I was watching a medical show where patients or patients’ relatives reveal how difficult it was to find a diagnosis for the conditions they were…

I was watching a medical show where patients or patients’ relatives reveal how difficult it was to find a diagnosis for the conditions they were experiencing, yet most felt relieved when they finally received a diagnosis that made sense.   There’s something comforting about having a name for things that seem to keep going wrong, whether it’s happening in your own body or with the world. It’s what we all do from time to time; we seek out something that will simplify in our minds a complicated situation. By giving a name to something, there’s some hope that it can be dealt with (though certainly, that’s not always or really the case).   But there can be a danger in trying to simplify something by giving it names and describing it and whatnot. Sometimes a laundry list description of a disease or just anything, really, that is life-altering minimizes its effects on an individual.   I mean, say that you have a debilitating disease but the people around you just say, “Ah yeah, it’s that disease with such and such symptom, right?” Then they don’t seem to think about how it affects you, and that’s what most painful, when people completely disregard that aspect completely.   I guess what I’m trying to say is that one the one hand, when you try to express something it enables you to understand whatever that condition is, yet on the other hand people might use the same words to minimize its effects on you.   – Allyson

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  • Christopher

    I think you’ve made a very insightful statement, A. It almost sounds like it comes from personal experience.

    I agree that people get both appropriate comfort from labeling a disease, or a problem of some other kind (ADD, alcoholism, depression) — and inappropriate comfort. It’s important to recognize both, and the critical importance of judgment to distinguish between them, to embrace one and avoid the other.

    To a person with terminal cancer, knowing the disease, naming it, typing it, knowing the drugs you’re taking and how they might help, can all be wonderfully sustaining things. You feel like you’re DOING something, not just waiting for the scythe to cut you down. You feel by naming the horror, you’ve confined it somehow: it’s just cancer, not some ultimate horror that turn you into a flesh-eating zombie or blot out the Sun, or a world-ending plague that will kill all your children.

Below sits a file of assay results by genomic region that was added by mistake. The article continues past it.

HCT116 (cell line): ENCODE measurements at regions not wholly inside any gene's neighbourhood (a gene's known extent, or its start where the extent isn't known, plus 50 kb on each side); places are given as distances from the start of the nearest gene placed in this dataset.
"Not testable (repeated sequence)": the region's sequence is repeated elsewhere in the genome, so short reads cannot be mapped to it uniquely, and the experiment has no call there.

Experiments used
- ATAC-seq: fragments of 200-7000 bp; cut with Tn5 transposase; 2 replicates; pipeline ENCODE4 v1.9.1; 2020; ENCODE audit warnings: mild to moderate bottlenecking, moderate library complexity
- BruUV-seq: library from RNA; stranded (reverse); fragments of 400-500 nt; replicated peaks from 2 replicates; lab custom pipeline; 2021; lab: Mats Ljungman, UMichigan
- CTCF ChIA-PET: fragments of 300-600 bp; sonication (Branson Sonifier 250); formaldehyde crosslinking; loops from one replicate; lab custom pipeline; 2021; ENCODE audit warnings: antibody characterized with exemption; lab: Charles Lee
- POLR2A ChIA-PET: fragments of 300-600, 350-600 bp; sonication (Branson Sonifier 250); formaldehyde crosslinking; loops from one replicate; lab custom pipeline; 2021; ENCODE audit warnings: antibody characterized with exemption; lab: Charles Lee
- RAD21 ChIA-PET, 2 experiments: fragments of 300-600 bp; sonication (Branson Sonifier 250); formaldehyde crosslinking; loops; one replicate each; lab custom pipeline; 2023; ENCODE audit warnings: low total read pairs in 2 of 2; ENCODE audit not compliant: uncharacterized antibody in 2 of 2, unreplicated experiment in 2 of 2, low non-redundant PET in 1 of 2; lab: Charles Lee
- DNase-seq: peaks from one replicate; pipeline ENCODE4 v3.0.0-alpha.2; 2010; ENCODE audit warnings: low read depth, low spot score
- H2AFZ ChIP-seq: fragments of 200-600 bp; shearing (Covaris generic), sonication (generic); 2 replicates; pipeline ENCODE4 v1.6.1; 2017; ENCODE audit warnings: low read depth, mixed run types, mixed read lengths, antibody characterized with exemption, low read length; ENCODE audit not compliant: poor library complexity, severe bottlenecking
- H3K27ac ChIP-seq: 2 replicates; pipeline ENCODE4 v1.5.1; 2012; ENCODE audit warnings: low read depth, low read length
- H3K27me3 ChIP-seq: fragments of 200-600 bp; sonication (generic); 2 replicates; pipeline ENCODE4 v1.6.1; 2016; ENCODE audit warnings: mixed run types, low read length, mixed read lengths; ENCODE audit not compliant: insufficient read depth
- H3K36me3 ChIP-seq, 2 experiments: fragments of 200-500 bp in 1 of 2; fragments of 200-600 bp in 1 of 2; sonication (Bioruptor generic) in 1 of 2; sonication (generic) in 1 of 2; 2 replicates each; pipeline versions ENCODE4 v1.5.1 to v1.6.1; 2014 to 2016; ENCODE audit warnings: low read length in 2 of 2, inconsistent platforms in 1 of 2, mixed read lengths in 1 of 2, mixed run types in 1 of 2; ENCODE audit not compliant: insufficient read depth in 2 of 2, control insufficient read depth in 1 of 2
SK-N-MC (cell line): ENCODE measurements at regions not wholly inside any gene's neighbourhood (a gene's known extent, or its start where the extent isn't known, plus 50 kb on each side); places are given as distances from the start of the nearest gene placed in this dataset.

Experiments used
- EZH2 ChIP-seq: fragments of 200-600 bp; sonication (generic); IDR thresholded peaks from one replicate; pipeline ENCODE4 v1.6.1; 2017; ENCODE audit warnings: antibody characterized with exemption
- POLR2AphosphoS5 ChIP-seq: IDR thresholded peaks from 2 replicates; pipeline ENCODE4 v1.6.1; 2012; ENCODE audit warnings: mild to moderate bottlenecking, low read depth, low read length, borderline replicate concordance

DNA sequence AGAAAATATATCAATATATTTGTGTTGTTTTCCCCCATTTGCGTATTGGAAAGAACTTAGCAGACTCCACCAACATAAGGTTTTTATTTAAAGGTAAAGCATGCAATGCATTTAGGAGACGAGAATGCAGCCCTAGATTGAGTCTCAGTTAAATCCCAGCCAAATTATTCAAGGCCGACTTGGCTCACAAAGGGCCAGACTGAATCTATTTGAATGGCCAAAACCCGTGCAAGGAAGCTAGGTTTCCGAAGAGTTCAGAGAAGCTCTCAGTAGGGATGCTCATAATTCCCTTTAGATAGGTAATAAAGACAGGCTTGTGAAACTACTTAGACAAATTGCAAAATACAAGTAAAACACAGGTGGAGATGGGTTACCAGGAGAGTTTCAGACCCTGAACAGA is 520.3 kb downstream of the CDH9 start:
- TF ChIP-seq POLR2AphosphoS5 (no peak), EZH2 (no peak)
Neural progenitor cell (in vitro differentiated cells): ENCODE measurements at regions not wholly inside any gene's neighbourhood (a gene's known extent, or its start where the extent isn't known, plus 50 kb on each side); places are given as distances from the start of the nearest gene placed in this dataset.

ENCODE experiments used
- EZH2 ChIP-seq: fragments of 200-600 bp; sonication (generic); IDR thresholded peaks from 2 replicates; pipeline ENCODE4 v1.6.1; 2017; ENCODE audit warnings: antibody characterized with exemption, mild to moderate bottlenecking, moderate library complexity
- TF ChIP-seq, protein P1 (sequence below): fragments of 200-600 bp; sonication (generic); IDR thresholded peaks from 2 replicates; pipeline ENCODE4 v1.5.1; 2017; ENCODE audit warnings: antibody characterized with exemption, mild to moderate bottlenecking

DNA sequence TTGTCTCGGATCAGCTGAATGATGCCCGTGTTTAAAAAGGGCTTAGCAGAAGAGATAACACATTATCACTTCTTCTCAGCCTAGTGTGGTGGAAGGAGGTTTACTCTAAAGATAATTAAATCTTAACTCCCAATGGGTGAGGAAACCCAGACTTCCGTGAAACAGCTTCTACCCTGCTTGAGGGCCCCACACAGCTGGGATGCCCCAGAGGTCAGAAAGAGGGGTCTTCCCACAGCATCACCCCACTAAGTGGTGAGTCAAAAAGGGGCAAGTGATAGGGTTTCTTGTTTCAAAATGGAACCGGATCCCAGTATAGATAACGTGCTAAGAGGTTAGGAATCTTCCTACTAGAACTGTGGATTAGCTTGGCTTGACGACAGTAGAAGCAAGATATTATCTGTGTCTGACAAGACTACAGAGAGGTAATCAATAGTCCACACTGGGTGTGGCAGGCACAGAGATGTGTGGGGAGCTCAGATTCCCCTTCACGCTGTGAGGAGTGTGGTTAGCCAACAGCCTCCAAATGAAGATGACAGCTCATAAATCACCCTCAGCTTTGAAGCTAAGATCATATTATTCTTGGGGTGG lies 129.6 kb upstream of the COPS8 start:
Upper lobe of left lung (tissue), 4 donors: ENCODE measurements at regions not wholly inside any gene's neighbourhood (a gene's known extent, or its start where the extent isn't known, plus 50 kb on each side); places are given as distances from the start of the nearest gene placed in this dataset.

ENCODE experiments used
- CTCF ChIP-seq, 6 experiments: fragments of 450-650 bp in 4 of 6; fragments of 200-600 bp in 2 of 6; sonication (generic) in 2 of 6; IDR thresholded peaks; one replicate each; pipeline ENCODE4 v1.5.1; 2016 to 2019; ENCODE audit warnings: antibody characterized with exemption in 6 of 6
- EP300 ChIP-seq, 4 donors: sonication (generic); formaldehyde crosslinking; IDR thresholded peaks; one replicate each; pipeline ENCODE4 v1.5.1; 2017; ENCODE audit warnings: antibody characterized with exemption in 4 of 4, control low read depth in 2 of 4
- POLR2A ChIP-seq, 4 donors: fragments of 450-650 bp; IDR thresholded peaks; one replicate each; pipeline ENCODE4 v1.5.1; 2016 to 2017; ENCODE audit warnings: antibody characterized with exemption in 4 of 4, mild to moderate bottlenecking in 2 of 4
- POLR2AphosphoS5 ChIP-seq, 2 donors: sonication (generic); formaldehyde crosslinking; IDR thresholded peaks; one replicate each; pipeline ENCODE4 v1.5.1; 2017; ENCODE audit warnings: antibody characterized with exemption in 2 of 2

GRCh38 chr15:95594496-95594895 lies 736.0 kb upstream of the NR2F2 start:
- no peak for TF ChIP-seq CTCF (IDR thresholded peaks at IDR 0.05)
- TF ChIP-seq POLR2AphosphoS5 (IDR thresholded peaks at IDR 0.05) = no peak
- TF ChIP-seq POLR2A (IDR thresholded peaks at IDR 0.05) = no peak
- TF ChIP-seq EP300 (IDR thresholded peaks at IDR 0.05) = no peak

But, on the other hand, as you say, naming things also lets you avoid confronting them. Oh, you’ve got cancer. That’s this and that and the other thing. Now you’re pidgeon-holed, labeled, and I can stop thinking about you as a person. (Doctors are frequently accused of this.)

    We also do it ourselves. Oh, the reason I screw up in school is because I read on a Web site that I have the symptoms of ADD. There’s nothing I can do about it — why try? The reason I can’t hold down a job (at age 30) is because my parents divorced when I was 2, and the children of divorced parents have trouble holding down jobs. Well known fact. Nothing I can do about it.

    That is, we pidgeon-hole ourselves, sometimes, so that we don’t have to confront difficult truths, or take hard steps.

    Knowing the difference, now — knowing the difference between a form of denial that is constructive, that lets you put aside overwhelminig feelings in order to be able to function, and a form of denial that is destructive, that lets you put aside feelings that are warning you of dysfunction — that is the trick. Indeed, knowing that difference is evidence of grace and wisdom. Not everyone achieves it at all, let alone masters it, even late in life.

    Wouldn’t it be wonderful if it could be taught, reliably, in a classroom? If you could buy it? Find it laid out clearly in a post on a Web site, in a self-help book, or a religious or political manifesto?

    But maybe not. Maybe one of the first steps along the path is to realize that there CAN’T be any obvious, hard and fast rules by which you can decide what kind of denial you’re dealing with. Because otherwise, no one would make the mistake. Wisdom isn’t — can’t — be wisdom if it’s obvious to all, or if it’s easy to acquire, or even if it’s instantly recognized as wisdom.

    Or so it seems to me, halfway (or more) through my life.